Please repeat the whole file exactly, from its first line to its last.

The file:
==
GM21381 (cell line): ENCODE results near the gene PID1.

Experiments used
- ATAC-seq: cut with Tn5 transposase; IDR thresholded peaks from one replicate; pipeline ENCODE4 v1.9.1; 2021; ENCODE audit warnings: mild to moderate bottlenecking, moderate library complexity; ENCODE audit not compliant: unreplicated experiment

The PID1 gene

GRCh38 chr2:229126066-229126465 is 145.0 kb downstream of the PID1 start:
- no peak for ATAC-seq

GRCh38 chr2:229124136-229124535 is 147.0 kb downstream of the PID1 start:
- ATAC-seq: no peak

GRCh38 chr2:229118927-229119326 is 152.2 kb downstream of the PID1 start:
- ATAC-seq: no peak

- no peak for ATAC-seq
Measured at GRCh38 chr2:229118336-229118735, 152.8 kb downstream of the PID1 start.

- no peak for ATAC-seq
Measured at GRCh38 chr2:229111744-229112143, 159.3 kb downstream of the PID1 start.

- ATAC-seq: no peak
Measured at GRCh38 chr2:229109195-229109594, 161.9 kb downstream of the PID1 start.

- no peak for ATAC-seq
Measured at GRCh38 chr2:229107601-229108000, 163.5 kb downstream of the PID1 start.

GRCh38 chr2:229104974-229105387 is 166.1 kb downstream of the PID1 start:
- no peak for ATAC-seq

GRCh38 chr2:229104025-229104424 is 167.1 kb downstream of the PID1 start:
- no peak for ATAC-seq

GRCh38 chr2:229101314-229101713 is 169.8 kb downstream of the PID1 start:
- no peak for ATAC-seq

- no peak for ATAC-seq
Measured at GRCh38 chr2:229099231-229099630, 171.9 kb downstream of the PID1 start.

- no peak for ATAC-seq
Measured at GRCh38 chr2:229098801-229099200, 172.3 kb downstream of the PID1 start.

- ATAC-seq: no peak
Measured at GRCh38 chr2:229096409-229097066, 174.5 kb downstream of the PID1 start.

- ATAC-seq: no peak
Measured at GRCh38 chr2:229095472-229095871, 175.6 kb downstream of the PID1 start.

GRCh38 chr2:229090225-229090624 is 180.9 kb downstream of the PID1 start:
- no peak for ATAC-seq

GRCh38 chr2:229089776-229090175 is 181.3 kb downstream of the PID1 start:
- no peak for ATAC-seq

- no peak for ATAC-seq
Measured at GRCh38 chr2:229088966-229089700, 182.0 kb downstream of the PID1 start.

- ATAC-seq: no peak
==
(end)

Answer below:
GM21381 (cell line): ENCODE results near the gene PID1.

Experiments used
- ATAC-seq: cut with Tn5 transposase; IDR thresholded peaks from one replicate; pipeline ENCODE4 v1.9.1; 2021; ENCODE audit warnings: mild to moderate bottlenecking, moderate library complexity; ENCODE audit not compliant: unreplicated experiment

The PID1 gene

GRCh38 chr2:229126066-229126465 is 145.0 kb downstream of the PID1 start:
- no peak for ATAC-seq

GRCh38 chr2:229124136-229124535 is 147.0 kb downstream of the PID1 start:
- ATAC-seq: no peak

GRCh38 chr2:229118927-229119326 is 152.2 kb downstream of the PID1 start:
- ATAC-seq: no peak

- no peak for ATAC-seq
Measured at GRCh38 chr2:229118336-229118735, 152.8 kb downstream of the PID1 start.

- no peak for ATAC-seq
Measured at GRCh38 chr2:229111744-229112143, 159.3 kb downstream of the PID1 start.

- ATAC-seq: no peak
Measured at GRCh38 chr2:229109195-229109594, 161.9 kb downstream of the PID1 start.

- no peak for ATAC-seq
Measured at GRCh38 chr2:229107601-229108000, 163.5 kb downstream of the PID1 start.

GRCh38 chr2:229104974-229105387 is 166.1 kb downstream of the PID1 start:
- no peak for ATAC-seq

GRCh38 chr2:229104025-229104424 is 167.1 kb downstream of the PID1 start:
- no peak for ATAC-seq

GRCh38 chr2:229101314-229101713 is 169.8 kb downstream of the PID1 start:
- no peak for ATAC-seq

- no peak for ATAC-seq
Measured at GRCh38 chr2:229099231-229099630, 171.9 kb downstream of the PID1 start.

- no peak for ATAC-seq
Measured at GRCh38 chr2:229098801-229099200, 172.3 kb downstream of the PID1 start.

- ATAC-seq: no peak
Measured at GRCh38 chr2:229096409-229097066, 174.5 kb downstream of the PID1 start.

- ATAC-seq: no peak
Measured at GRCh38 chr2:229095472-229095871, 175.6 kb downstream of the PID1 start.

GRCh38 chr2:229090225-229090624 is 180.9 kb downstream of the PID1 start:
- no peak for ATAC-seq

GRCh38 chr2:229089776-229090175 is 181.3 kb downstream of the PID1 start:
- no peak for ATAC-seq

- no peak for ATAC-seq
Measured at GRCh38 chr2:229088966-229089700, 182.0 kb downstream of the PID1 start.

- ATAC-seq: no peak